Former Socceroo Craig Foster has renewed calls for an independent review into Football Federation Australia's handling of the Alen Stajcic saga – but warned against treating under-fire director Heather Reid as a scapegoat for what he says are much deeper issues.
Foster, a fierce critic of the current FFA administration's lack of transparency, believes it is the only way public trust can be restored in the sport's leadership.
We need answers: Craig Foster.Credit:AP
Supporters and pundits have again questioned why Stajcic was controversially removed as Matildas coach following the team's poor start to the Women's World Cup in France, with Sunday night's 1-0 defeat to Italy intensifying the pressure on the FFA board and management to provide answers.
A distraught Stajcic wanted a thorough investigation at the time of his sacking and while FFA said it would review its decision-making and processes, it would only do so internally, and not involve any external parties.
Foster said it was obvious an independent view was required but was disappointed the loss to Italy had become the trigger for fresh scrutiny from the public and media.
"The game requires insight into one of the most opaque, damaging decisions on a variety of levels in recent decades and team results should have no bearing on our expectations of management and board," Foster told the Herald.
Let’s enjoy the World Cup, cheer on a courageous (Matildas) group … and find out what the hell really happened afterwards.
"The game needs to learn that we cannot pick and choose when to demand accountability – we either expect it systematically, or it will be always denied when most needed.
"Serious questions remain that can only be answered by an independent investigation following the World Cup … that includes a full assessment of team and organisational culture and why various reviews were deemed necessary.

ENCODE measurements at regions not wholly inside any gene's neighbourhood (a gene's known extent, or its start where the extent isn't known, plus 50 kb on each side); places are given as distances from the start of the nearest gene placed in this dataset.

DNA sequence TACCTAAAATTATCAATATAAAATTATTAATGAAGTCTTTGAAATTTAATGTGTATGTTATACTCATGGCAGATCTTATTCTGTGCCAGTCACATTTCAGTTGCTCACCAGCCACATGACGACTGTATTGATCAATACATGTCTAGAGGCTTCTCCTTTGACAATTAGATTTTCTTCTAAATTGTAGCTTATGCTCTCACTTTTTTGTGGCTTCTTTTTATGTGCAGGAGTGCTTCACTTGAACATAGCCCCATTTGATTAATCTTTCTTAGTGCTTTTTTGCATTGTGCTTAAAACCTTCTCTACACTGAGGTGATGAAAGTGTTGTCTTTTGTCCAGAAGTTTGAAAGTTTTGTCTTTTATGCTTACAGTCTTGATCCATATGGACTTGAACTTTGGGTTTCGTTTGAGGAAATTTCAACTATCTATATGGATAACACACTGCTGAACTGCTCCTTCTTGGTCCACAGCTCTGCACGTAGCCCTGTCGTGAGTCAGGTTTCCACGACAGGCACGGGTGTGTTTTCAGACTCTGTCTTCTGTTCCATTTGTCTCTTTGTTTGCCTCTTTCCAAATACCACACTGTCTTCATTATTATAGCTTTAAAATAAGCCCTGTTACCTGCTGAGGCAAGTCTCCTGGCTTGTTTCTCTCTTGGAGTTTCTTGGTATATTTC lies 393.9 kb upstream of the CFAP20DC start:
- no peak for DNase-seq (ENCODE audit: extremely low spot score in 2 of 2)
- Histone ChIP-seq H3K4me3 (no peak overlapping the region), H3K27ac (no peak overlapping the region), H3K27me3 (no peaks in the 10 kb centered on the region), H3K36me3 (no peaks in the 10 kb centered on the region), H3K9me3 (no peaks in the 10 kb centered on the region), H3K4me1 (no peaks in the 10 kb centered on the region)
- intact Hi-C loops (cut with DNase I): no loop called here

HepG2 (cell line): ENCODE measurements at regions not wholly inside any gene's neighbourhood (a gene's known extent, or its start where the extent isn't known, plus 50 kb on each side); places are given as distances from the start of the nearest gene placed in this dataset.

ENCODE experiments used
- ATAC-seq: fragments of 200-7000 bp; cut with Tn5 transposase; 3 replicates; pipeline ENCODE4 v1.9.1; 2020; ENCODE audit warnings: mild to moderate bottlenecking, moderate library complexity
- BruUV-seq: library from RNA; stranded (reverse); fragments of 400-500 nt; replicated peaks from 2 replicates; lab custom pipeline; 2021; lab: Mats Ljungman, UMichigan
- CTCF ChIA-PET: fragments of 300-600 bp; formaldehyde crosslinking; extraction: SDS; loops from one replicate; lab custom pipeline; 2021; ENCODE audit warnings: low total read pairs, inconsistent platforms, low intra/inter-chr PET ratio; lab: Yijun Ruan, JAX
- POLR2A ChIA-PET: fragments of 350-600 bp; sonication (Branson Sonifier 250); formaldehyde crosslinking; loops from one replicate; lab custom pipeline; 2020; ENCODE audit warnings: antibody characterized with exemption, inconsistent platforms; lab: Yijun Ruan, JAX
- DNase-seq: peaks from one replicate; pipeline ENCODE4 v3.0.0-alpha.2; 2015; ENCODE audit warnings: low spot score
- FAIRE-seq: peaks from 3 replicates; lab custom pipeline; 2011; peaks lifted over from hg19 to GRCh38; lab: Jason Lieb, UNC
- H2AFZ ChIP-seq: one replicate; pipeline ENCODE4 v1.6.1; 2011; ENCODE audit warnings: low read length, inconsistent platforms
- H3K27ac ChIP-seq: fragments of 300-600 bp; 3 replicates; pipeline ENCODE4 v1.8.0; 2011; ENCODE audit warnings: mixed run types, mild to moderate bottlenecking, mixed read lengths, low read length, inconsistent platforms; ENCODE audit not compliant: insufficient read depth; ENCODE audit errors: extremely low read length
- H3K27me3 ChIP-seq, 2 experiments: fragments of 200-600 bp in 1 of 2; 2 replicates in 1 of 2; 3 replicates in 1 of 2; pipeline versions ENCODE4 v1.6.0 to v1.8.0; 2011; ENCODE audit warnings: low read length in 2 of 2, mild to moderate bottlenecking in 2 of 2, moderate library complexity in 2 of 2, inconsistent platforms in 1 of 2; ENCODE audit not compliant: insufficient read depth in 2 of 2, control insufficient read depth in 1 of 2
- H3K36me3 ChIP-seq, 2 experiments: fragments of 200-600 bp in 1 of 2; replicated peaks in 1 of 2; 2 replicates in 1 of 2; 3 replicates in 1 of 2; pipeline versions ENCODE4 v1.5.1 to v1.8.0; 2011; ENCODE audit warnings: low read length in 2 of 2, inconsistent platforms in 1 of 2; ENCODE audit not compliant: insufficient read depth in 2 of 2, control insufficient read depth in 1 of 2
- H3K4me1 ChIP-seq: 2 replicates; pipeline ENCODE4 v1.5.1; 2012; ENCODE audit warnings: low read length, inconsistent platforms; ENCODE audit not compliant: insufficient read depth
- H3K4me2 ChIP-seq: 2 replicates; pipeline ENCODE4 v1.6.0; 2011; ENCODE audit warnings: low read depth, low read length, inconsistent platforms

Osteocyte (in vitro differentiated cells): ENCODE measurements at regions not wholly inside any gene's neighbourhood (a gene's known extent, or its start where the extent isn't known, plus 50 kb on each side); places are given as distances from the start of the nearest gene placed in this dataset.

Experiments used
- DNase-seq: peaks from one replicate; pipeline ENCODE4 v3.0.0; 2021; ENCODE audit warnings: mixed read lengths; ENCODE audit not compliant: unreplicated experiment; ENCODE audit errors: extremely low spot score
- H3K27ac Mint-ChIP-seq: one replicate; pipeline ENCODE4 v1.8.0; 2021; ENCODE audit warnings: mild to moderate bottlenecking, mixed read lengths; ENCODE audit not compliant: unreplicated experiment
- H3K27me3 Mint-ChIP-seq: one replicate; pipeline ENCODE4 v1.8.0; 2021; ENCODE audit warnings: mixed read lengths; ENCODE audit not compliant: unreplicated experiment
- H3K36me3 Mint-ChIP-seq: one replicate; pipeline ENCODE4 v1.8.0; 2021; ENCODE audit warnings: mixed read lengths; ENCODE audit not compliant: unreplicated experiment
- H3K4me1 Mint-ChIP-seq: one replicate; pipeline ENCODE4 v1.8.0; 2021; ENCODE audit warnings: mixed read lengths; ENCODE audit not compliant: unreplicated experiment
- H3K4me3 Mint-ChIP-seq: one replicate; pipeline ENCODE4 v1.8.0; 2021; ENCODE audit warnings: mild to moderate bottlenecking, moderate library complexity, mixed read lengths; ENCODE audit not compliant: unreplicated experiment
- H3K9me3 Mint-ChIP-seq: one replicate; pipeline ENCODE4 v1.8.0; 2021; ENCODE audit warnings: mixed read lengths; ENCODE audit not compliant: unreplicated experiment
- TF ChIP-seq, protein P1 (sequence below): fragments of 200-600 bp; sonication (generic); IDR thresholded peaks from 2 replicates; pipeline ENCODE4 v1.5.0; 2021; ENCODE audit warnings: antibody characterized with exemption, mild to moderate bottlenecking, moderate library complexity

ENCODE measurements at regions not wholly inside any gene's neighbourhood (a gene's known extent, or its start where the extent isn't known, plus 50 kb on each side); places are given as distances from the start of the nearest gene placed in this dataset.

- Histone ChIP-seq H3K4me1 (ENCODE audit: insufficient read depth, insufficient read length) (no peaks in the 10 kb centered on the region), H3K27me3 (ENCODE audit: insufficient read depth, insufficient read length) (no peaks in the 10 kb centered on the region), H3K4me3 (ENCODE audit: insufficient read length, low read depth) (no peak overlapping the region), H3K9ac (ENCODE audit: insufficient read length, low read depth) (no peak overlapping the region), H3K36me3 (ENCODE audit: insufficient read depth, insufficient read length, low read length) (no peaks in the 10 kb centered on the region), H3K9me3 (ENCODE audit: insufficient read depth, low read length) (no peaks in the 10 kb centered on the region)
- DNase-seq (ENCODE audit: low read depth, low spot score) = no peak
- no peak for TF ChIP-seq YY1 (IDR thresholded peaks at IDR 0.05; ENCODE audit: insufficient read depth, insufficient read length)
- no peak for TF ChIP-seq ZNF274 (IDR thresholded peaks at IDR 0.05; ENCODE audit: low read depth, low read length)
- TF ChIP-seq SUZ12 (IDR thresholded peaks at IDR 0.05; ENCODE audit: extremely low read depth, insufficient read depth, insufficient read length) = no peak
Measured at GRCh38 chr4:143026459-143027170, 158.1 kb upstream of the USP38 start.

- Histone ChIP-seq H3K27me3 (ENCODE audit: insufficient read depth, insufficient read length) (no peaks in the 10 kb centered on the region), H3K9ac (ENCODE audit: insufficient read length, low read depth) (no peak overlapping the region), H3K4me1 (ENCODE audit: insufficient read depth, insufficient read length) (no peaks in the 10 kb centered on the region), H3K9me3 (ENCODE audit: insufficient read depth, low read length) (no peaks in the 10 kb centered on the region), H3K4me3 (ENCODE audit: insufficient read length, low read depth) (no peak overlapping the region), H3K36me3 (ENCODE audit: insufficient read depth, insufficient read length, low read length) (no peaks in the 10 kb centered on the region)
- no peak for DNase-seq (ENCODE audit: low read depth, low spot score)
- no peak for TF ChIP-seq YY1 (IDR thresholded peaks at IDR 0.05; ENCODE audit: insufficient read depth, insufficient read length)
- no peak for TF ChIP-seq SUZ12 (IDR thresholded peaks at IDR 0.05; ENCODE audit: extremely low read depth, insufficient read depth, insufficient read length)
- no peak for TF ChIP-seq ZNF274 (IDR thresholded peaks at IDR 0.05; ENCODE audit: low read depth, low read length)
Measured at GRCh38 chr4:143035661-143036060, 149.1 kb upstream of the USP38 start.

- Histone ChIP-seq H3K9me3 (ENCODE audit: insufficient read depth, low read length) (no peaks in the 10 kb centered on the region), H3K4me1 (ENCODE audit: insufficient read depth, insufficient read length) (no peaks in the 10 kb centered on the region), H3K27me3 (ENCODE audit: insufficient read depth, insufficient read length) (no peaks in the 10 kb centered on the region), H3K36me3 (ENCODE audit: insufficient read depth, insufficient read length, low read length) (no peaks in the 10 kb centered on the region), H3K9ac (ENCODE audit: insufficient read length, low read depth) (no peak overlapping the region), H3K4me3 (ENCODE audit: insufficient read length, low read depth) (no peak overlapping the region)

"Congress members should ensure preparations are made to deal with the issue from July 8. They’re responsible for selecting the board, after all and accountable to the community for its performance.
"Let’s enjoy the World Cup, cheer on a courageous group who deserve all our support for both their on and off-field courage, and find out what the hell really happened afterwards."
Foster, who ran a popular campaign in last year's FFA board elections but withdrew out of concern for the integrity of the process, said deputy chair Reid had "almost certainly" breached her duties as a director but that the focus on her obscured underlying issues.
"There has been a serious failure of leadership over the entire affair, that is evident," he said. "There should be nothing to hide and it’s in the interests of the board to ensure their conduct and that of management is ventilated and cleared."
Reid took a leave of absence after Stajcic's sacking to focus on her health challenges but has given no indication as to whether she plans to resign as a director or if she intends to continue serving on the board. Her presence in France – less than a fortnight after being forced to make a public apology to Stajcic – has added to the maelstrom, although FFA says Reid has privately funded her trip.
Former Adelaide United chairman Greg Griffin, meanwhile, is continuing his own push for clarity. Griffin is the chair of the newly-established FFA compliance committee which was last week denied access to documents relating to the board's move to axe Stajcic on January 19.
Rejecting the request on behalf of the board, FFA CEO David Gallop wrote that it was "misconceived" because the decision did not involve a complaint or FFA's complaint procedures.
Griffin was awaiting the return of FFA chairman Chris Nikou from France before pursuing the matter further. "I have not withdrawn my request," Griffin said on Wednesday.
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